Arduino - Relay Shield
The relay shield has 4 relays that can be individually controlled by Arduino code. It is very easy to use. We just need to stack it on Arduino and program for it. We can use this shield to control high-power devices such as an actuator, pump, LED strip, light bulb, fan...
An alternative to the relay shield is the 4-channel relay module. The differences between a relay shield and a 4-channel relay module are below:
|Relay shield||4-channel relay module|
|Does not need to do the wiring (just stack on Arduino)||Needs to do the wiring|
|Compatible with Arduino Uno, Uno Wifi, Mega only||Compatible with all Arduino board|
|Can be controlled by pre-fixed Arduino's digital pins (inflexible)||Can be controlled by any Arduino's digital pins|
In this tutorial, we are going to learn how to use the relay shield with Arduino Uno, Uno Wifi, Or Mega
|1||×||Arduino UNO or Genuino UNO|
|1||×||USB 2.0 cable type A/B|
|1||×||(Optional) 9V Power Adapter for Arduino|
|1||×||(Recommended) Screw Terminal Block Shield for Arduino Uno|
Or you can buy the following sensor kit:
|1||×||DIYables Sensor Kit 30 types, 69 units|
About Relay Shield
A relay shield has 4 relays named: Relay 1, Relay 2, Relay 3, Relay 4.
A relay shield has the following pins:
- Controlled pins (also called input pin, or signal pin): When stacking on Arduino, the controlled pins are internally connected to the Arduino's pins, so we do not need to do the wiring. Read the detail of each shield to know which pin controls which relay. For example, For Official Arduino Shield:
- Arduino pin 4 is internally connected to Relay 1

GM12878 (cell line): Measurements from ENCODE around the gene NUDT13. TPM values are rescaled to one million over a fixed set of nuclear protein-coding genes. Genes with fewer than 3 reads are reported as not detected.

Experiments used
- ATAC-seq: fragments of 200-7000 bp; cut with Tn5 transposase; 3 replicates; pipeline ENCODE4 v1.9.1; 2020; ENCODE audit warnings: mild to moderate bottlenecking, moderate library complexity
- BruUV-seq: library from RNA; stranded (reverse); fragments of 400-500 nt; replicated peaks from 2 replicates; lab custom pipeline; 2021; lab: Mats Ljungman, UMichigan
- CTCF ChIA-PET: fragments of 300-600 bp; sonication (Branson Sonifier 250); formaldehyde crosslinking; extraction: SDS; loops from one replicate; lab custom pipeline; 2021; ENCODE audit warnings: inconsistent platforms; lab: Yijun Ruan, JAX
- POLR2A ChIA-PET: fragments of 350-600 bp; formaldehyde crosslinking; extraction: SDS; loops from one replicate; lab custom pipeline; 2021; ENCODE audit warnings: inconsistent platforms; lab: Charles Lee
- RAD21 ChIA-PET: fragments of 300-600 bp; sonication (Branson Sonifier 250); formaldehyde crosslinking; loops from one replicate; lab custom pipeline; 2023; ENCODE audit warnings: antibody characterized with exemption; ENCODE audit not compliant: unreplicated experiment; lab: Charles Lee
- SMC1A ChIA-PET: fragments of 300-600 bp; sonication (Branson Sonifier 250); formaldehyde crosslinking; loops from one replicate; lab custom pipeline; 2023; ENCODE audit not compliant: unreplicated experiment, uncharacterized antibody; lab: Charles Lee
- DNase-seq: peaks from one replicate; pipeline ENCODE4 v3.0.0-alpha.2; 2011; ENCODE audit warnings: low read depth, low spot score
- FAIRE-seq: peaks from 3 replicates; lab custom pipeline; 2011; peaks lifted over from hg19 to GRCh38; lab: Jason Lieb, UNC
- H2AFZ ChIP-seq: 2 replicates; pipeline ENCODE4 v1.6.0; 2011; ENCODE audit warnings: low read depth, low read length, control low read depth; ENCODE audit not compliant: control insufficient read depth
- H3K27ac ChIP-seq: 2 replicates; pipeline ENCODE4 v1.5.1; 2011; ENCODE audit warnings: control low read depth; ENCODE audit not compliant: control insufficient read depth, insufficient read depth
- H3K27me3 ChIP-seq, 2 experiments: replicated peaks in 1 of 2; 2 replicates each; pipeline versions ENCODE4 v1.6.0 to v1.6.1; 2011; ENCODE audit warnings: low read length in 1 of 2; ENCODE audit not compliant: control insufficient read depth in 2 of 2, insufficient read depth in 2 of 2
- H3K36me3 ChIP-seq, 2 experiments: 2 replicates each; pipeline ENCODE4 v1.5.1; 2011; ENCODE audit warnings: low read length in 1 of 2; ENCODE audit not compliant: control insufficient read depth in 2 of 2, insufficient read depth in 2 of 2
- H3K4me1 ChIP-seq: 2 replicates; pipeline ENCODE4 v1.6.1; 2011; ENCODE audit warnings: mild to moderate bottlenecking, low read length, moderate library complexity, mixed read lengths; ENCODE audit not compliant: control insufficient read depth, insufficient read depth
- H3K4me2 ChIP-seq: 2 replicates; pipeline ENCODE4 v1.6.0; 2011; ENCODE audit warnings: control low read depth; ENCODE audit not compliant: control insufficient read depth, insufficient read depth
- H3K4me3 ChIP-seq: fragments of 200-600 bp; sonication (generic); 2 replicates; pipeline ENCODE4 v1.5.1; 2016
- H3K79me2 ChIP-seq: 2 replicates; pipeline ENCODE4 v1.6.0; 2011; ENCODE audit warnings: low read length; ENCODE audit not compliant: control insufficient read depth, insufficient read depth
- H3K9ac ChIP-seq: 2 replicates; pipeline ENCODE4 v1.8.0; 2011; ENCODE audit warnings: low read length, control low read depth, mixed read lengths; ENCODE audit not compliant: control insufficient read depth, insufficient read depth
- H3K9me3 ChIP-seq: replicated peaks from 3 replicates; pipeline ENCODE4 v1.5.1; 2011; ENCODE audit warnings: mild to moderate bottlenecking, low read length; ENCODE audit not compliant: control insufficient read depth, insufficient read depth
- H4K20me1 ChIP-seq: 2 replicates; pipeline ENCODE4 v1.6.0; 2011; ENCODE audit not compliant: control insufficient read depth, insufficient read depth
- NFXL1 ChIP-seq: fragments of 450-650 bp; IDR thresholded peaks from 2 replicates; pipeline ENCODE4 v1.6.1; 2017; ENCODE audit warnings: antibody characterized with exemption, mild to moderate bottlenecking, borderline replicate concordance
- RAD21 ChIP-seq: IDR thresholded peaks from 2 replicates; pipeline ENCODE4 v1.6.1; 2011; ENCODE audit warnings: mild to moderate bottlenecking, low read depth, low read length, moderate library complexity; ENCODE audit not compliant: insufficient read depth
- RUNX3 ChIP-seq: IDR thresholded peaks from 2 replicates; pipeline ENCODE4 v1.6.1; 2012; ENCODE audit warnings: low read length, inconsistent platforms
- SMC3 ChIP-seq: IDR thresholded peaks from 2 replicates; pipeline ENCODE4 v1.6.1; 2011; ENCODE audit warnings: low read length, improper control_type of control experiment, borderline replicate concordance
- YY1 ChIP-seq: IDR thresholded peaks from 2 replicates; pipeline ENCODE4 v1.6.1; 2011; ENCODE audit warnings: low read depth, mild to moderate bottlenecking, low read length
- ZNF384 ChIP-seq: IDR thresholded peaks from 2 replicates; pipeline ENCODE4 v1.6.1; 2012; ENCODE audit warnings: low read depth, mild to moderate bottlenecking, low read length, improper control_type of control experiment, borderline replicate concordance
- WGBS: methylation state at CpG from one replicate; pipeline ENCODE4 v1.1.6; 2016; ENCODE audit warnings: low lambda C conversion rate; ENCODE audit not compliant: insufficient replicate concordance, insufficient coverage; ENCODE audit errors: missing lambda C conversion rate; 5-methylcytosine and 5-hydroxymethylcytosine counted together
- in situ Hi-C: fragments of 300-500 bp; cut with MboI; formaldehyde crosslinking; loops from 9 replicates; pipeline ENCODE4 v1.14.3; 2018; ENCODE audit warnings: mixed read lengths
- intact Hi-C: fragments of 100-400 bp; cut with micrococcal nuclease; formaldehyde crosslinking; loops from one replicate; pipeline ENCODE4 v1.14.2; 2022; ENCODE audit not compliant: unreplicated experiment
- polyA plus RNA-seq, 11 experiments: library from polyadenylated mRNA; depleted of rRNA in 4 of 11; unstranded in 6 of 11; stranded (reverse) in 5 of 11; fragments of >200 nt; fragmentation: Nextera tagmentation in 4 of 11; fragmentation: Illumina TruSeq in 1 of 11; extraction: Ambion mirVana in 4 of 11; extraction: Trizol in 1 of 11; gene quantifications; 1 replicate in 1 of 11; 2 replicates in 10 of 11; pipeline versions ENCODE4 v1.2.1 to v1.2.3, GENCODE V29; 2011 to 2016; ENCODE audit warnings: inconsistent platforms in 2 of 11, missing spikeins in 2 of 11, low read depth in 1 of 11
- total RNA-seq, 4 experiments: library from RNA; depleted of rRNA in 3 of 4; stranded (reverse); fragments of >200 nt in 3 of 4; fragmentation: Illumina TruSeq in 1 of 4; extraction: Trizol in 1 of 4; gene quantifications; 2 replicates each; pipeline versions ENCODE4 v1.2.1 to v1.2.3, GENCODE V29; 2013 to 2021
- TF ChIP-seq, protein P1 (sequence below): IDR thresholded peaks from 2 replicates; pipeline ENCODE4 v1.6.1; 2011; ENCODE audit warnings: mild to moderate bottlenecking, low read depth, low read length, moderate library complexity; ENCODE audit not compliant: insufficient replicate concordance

- Arduino pin 7 is internally connected to Relay 2
- Arduino pin 8 is internally connected to Relay 3
- Arduino pin 12 is internally connected to Relay 4
- Output pins: each relay has three pins: NC, NO, COM. These pins connect to a high-voltage device that is controlled by the relay
For detail of what is NO, NC, COM pins, how to connect relay to high-voltage, what are differences between normally closed and normally open, see Arduino - Relay tutorial
※ NOTE THAT:
- Each manufacturer designs different maximum output voltage that the relays can control. Read the specification carefully. For example, Official Arduino relay shield has a maximum voltage of 48VDC
- Each manufacturer connects relay to different Arduino pins. Read the specification or schematic to know the exact pins
- The official relay shield from Arduino connects pin 4, pin 7, pin 8 and pin 12 to relay 1, relay 2, relay 3 and relay 4, respectively.
- When using the official relay shield with Arduino Uno, if you use SPI communication to another device, You should NOT use relay 4. That is because relay 4 is connected to pin 12, which is used for SPI communication
The official relay shield also has 4 LED indicators for each relay. The LED indicators reflect the state of relays
- Stack the relay shield on Arduino
- Connect to high-voltage devices
This image is created using Fritzing. Click to enlarge image
※ NOTE THAT:
- The above wiring diagram uses normally open mode. Therefore, only COM and NO are used. NC is not used.
- If 4 devices that are controlled by a relay shield use the same voltage, we can use a single high-voltage power adapter for all. However, if they use different voltages, we can use different high-voltage power adapters independently.
How To Program For 4-Channel Relay Module
- Based on the specification of the shield, define the pin map.
- Initializes the Arduino pin to the digital output mode by using pinMode() function.
- Activates relay by using digitalWrite() function to set output state to HIGH.
- Deactivate relay by using digitalWrite() function to set output state to LOW.
- Copy the above code and open with Arduino IDE
- Click Upload button on Arduino IDE to upload code to Arduino
- Listen the click sound on relays.
- See the result on Serial Monitor.
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